However, leading White House advisory panel, led by the retired Air Force General Brent Scowcroft, was preparing an intelligence reform proposal which tried to strip several intelligence agencies from the Pentagon and empower the CIA director. Under the proposal, the NRO, NIMA, and NSA would each come under the control of the CIA director.27 In the process, Scowcroft was in conflict with the Defense Secretary Donald Rumsfeld because Rumsfeld wanted the DOD to be much more powerful than others. He was even opposed to the idea of creating DNI because the creation of DNI could decrease his power as the Secretary of Defense. In fact, Rumsfeld controlled nearly 80 percent of total intelligence spending, but the control should be shared if the DNI was established.28 The end result of the clash between Rumsfeld plan (or plan advocated by 911 Commission) and Scowcroft plan was a compromise. It was decided that the DOD would retain the NRO, NIMA, and NSA, hence American TECHINT capabilities, while the CIA would remain as the major American HUMINT agency and agency in charge of American covert action.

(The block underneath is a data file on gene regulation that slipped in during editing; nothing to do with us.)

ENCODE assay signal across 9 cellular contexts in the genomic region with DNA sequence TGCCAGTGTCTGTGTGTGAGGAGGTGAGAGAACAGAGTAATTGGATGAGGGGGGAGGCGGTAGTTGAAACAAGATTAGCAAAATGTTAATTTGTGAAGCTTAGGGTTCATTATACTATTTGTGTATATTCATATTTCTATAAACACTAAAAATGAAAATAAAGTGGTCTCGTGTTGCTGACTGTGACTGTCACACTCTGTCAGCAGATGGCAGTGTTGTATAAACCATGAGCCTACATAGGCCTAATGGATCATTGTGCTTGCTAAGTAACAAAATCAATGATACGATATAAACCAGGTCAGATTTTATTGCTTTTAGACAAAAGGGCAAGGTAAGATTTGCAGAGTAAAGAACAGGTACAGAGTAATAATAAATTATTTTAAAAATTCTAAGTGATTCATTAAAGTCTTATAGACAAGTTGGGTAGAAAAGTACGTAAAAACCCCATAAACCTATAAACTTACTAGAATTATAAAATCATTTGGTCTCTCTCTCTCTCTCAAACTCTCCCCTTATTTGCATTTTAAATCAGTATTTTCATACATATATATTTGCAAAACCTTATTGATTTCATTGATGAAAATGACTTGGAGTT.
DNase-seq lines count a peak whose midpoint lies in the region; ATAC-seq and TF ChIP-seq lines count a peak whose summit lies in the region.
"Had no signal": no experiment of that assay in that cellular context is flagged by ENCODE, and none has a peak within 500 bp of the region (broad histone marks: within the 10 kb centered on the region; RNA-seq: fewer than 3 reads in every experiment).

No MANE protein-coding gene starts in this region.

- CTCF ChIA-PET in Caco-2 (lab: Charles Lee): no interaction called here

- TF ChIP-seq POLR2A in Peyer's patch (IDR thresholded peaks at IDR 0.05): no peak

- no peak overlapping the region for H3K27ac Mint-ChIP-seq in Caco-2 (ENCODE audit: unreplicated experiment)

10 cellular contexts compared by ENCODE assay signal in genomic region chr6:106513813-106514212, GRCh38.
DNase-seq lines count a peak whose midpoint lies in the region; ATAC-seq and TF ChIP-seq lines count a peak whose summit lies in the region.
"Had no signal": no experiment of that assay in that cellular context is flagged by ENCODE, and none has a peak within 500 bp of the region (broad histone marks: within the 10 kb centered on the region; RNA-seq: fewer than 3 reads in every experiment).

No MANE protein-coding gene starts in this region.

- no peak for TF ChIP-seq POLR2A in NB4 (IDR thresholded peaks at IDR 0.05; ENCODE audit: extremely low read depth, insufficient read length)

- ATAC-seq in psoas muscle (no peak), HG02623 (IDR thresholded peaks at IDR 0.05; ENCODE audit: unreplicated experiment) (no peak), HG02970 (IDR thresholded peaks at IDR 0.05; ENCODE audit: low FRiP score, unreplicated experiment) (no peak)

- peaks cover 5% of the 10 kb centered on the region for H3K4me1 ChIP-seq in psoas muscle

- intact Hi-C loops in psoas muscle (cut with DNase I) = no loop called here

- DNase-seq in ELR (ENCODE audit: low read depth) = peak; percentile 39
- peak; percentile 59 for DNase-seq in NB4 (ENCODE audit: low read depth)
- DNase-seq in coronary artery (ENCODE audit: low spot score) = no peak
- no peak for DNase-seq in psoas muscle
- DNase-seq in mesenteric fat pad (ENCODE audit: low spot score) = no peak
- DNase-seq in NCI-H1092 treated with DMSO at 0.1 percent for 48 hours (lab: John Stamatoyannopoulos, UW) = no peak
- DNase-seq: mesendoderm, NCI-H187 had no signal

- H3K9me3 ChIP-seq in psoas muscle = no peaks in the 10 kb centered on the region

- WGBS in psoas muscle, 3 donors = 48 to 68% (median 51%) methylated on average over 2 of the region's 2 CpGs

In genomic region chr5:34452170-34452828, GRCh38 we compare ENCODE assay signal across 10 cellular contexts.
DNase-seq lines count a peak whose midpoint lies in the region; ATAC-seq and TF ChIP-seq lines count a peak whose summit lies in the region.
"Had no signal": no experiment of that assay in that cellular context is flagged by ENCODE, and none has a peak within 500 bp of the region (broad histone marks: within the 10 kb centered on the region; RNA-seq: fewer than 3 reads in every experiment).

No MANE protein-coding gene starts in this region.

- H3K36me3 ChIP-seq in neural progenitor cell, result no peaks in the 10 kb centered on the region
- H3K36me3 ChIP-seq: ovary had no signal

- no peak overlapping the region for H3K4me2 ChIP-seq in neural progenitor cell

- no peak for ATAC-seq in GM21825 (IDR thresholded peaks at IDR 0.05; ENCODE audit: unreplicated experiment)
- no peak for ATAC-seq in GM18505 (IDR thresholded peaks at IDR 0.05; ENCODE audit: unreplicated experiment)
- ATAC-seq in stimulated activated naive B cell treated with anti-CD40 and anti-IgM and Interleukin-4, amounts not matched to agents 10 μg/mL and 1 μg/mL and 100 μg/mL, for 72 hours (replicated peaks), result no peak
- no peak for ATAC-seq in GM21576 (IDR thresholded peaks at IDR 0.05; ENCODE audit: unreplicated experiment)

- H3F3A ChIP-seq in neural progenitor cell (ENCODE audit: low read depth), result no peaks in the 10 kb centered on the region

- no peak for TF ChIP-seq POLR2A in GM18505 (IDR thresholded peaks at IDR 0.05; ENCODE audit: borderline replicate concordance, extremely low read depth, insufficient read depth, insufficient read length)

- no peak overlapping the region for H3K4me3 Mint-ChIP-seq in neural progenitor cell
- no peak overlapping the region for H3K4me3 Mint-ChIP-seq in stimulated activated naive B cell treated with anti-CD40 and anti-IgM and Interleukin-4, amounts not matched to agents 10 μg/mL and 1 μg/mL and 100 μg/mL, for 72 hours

Stepping up the intelligence agency reform, Negroponte, the first DNI, established National Clandestine Service (NCS) in the CIA as a replacement of Directorate of Operations (which was in charge of covert action in the CIA). This meant that the CIA would restructure its covert action responsibilities. Initially, the NCS was supposed to be created under the DNI, but in the end, it was established under the CIA. This decision was critical to the CIA in that the CIA was able to remain as the lead agency running American covert action. Rumsfeld attempted to take covert action responsibilities away from the CIA and place it under the authority of the DOD. But President Bush sided with the CIA and approved the place to create the NCS under the authority of the CIA. However, unlike its predecessor, Directorate of Operations, the NCS enjoys a certain degree of autonomy from the DCIA.